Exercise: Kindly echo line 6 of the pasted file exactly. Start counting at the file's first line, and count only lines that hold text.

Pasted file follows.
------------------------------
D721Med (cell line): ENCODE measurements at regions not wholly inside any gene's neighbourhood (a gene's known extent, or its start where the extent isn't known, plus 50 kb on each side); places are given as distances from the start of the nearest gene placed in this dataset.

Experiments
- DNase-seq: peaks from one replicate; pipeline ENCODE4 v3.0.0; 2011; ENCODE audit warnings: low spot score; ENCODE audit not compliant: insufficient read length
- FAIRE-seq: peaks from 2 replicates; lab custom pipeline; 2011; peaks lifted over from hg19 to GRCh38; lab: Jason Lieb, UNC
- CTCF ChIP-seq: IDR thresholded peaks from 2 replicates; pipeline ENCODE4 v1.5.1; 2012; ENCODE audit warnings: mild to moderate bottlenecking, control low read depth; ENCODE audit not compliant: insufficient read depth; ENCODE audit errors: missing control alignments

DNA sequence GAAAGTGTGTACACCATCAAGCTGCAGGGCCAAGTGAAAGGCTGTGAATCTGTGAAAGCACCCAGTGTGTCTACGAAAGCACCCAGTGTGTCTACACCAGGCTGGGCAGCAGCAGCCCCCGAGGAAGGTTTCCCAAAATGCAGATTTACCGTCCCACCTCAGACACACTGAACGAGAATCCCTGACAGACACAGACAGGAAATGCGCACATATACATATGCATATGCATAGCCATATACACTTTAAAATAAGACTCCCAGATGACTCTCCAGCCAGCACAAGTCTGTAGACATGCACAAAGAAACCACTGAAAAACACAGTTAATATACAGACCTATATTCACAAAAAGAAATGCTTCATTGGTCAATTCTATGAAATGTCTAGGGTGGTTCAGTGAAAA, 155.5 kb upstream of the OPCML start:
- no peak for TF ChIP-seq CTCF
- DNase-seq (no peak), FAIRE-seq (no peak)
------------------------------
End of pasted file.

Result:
DNA sequence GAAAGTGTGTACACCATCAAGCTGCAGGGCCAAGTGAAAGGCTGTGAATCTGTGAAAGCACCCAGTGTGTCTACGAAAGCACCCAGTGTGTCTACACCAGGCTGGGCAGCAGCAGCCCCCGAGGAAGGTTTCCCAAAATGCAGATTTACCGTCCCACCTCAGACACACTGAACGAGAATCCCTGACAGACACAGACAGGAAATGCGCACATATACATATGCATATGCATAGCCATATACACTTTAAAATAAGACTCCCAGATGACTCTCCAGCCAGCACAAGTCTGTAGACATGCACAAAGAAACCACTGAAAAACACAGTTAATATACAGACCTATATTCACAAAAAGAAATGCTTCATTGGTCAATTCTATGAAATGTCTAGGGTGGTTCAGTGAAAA, 155.5 kb upstream of the OPCML start: